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    Human urine gives equal crop yields to chemical fertilisers

    Reuse of urine fertilised and not fertilised basil experiment part I

    By George Munene

    According to a guide on The Use Of Urine In Crop Production by the Stockholm Environment Institute, urine is a well-balanced nitrogen-rich fertilizer that can replace and normally gives the same yields as chemical fertilisers in crop production.

    In field research done in Burkina Faso, the yields from urine-fertilized crops did not differ from mineral fertilized crops.

    Urine from one person during one year was found sufficient to fertilize 300-400 m2 of crop to a level of about 50-100 kg N/ha.

    As a fertiliser, it adds nitrogen, phosphorus, potassium, and sulphur as well as micronutrients -- elements that accelerate plant growth.

    Urine fertiliser can come in handy for net fertiliser importing countries such as Kenya as it can help mitigate poverty and malnutrition at a local level, and improve the trade balance of countries importing chemical fertilizers if adopted on a large scale.

    Food security can be increased with a fertilizer that is available free for all, regardless of logistic and economical resources.

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    Urine is not a major carrier of the disease, meaning it does not require heavy processing for use in agriculture. The World Health Organization (WHO) advises letting it rest for at least a day before use.

    Per a study conducted by the University of Michigan, urine stored for 24 hours showed a 99 per cent drop in the passing of urinary tract infections uptake and bacterial DNA from humans which can cause antibiotic-resistant infections in humans and spread other bacteria in the environment.

    “I think this is an important step in demonstrating that we have methods where we can reduce the risks that the things in urine pose,” said Dr. Krista Wigginton, a co-author of the research from the University of Michigan.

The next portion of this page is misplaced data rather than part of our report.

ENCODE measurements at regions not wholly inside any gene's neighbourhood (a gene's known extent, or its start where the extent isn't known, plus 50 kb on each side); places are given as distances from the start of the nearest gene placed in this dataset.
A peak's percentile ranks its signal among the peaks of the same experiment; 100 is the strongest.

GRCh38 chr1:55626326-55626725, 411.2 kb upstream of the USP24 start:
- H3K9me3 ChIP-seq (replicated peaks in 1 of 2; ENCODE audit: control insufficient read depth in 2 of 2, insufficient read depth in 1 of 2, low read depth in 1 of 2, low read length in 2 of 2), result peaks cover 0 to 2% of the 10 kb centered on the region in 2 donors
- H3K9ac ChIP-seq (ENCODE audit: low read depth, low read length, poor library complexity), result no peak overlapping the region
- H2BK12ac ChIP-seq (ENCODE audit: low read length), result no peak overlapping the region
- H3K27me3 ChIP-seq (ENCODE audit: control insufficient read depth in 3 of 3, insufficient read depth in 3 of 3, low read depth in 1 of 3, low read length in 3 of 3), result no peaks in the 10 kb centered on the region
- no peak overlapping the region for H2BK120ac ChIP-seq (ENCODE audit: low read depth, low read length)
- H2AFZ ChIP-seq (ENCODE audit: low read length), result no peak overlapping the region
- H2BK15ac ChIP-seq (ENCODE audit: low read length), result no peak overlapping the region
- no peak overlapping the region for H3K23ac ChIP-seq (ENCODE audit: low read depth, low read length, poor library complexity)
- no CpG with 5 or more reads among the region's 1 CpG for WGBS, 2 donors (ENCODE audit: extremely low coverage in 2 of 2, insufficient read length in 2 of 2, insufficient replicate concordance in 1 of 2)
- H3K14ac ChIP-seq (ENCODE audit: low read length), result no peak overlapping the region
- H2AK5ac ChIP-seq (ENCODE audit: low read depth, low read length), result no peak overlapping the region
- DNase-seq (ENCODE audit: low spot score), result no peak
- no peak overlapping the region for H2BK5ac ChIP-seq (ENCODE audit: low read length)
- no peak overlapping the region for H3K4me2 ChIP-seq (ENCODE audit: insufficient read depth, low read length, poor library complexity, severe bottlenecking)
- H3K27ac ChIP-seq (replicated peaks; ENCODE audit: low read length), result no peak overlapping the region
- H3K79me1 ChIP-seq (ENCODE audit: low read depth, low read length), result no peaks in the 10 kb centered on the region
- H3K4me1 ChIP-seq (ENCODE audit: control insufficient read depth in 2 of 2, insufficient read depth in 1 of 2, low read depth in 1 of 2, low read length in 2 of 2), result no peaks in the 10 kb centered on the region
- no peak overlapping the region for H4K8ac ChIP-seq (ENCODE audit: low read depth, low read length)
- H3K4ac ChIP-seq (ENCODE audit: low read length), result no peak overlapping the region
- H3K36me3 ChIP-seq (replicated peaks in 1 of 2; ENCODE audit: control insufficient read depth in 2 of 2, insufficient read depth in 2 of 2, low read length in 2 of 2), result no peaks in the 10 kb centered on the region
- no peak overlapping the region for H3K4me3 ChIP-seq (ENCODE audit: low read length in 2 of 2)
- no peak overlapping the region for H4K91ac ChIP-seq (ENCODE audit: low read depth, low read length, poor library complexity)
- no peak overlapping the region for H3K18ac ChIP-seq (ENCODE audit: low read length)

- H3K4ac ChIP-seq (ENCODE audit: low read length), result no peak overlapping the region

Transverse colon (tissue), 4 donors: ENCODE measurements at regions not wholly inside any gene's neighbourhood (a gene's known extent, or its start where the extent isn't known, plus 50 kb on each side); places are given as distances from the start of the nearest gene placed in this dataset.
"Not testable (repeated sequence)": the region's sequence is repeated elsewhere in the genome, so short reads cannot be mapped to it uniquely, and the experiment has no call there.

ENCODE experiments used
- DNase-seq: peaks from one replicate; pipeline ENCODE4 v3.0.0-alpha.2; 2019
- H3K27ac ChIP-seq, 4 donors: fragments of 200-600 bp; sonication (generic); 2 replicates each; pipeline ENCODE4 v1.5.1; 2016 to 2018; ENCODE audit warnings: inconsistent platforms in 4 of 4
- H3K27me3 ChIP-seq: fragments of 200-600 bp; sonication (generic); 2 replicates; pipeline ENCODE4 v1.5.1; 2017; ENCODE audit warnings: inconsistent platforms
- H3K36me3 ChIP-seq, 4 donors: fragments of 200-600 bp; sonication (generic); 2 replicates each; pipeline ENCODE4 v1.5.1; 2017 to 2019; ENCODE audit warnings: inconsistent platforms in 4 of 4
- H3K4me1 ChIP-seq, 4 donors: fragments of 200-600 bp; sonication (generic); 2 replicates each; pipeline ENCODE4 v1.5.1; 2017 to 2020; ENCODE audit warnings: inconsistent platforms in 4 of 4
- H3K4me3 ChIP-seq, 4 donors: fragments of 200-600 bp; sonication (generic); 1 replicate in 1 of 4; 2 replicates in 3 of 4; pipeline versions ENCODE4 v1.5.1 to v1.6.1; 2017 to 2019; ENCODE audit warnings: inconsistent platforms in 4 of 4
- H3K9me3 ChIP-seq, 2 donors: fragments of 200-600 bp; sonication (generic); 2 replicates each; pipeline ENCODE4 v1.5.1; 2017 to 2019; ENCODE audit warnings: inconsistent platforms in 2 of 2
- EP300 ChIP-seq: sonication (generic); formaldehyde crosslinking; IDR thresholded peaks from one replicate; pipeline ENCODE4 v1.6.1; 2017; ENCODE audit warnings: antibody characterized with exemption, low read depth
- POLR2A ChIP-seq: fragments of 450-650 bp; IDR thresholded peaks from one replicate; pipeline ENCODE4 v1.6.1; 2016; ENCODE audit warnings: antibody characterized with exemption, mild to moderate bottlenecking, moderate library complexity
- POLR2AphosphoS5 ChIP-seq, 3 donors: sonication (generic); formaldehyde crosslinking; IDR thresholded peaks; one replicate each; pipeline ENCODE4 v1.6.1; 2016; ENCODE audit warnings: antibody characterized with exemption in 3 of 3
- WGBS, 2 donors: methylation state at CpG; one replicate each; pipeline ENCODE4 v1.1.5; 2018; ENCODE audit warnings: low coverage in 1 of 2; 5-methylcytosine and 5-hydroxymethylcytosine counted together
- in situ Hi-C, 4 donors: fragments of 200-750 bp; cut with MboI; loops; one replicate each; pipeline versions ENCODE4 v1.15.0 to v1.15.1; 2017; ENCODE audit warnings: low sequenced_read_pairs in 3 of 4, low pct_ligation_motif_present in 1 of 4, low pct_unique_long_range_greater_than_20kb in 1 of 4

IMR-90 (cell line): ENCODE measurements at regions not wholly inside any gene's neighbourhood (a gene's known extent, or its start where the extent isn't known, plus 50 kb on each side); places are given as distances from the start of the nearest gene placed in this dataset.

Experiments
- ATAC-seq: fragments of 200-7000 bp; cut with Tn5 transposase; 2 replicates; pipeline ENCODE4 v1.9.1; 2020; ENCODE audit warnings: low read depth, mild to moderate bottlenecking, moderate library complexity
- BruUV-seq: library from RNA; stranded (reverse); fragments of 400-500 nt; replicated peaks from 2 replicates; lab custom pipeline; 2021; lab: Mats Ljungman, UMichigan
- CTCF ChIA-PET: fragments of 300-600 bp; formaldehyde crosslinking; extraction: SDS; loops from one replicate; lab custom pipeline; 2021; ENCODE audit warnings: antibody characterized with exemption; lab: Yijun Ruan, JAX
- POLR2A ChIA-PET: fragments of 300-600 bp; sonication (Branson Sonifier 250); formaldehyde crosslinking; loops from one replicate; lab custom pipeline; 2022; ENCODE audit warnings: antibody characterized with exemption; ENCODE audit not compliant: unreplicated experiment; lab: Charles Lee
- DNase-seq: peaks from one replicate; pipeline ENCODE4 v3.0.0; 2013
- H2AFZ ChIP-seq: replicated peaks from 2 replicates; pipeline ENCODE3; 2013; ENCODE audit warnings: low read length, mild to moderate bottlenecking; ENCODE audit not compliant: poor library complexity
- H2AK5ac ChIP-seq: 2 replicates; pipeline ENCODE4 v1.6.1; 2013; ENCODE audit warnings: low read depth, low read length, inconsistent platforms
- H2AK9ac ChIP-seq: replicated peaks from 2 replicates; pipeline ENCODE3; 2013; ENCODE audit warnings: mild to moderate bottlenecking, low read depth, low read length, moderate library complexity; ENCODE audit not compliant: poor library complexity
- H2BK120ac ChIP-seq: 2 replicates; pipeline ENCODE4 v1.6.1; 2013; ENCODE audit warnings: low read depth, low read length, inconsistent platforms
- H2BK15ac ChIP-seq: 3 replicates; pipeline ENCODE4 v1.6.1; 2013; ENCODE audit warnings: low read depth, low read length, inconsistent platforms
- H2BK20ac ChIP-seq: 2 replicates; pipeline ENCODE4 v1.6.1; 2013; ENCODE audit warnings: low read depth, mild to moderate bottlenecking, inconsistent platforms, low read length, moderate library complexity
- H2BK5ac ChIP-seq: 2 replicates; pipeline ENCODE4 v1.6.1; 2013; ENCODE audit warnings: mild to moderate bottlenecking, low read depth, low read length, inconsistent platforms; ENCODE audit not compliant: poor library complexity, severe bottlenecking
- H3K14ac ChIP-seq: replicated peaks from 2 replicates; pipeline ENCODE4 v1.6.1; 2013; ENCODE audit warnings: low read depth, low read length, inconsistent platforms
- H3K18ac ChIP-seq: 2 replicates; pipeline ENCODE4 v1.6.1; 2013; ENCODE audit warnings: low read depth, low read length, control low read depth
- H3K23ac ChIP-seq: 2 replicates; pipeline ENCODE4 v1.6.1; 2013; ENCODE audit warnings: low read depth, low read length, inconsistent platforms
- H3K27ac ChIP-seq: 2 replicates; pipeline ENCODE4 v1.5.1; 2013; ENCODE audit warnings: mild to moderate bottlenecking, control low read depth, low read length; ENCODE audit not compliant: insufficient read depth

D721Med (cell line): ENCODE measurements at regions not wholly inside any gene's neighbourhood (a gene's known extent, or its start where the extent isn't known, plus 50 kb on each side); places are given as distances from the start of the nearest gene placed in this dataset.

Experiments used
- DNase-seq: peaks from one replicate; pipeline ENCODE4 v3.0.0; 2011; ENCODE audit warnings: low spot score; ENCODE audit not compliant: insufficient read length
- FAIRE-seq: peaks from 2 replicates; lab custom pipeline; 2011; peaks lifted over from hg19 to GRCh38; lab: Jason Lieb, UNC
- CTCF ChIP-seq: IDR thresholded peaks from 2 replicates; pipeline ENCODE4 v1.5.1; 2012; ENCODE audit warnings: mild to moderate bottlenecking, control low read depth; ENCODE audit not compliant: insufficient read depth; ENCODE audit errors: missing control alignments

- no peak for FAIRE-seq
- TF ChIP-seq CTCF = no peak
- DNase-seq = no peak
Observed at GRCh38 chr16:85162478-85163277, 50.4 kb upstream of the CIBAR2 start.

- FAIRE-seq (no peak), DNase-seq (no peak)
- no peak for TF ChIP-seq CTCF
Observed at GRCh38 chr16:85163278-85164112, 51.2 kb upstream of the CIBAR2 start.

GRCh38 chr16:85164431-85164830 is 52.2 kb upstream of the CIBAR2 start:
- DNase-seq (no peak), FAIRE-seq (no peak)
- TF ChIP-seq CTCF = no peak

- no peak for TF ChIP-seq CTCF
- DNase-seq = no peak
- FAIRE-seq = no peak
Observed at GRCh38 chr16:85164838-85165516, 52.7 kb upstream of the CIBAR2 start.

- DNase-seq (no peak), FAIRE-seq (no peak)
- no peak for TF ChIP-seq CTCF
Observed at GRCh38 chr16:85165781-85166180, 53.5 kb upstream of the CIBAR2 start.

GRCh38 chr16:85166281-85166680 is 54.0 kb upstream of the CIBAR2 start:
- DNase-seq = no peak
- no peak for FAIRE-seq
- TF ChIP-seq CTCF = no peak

Urine can be applied neat or after dilution with water to reduce odor and the risk of over-application. A commonly recommended rate of dilution is 1:3, though this varies with local conditions.

    The nutrient content in urine is dependent on a diet that varies between countries and individuals. According to a paper on the Guidelines on the Use of Urine and Faeces in Crop Production an average adult produces 500 L of urine yearly; approximately 4 kg of Nitrogen (N), 0.5 kg of Phosphorus (P), and 1 kg of Potassium (K) per person per year; making urine a nitrogen-rich liquid fertiliser. Due to having comparably high N and low organic matter content it's advised to supplement urine with other nutrients and sources of organic matter.

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    Experiments on separating urine from toilets for industrial agricultural applications are being carried out in South Africa, Ethiopia, India, the United States, Mexico, Switzerland, and Germany.

    Sanitation systems based on source separation of human urine also help in the environmental sustainability of wastewater management.

    Social acceptability remains the biggest hurdle to the widespread adoption of urine-based fertilisers. It is high in countries such as Uganda, China, France, but low in Portugal and Jordan.

    According to a study evaluating support for urine recycling among 1252 Indian consumers, though 68% of people surveyed supported the recycling of human urine, only 44 per cent would be open to consuming food grown using it. 

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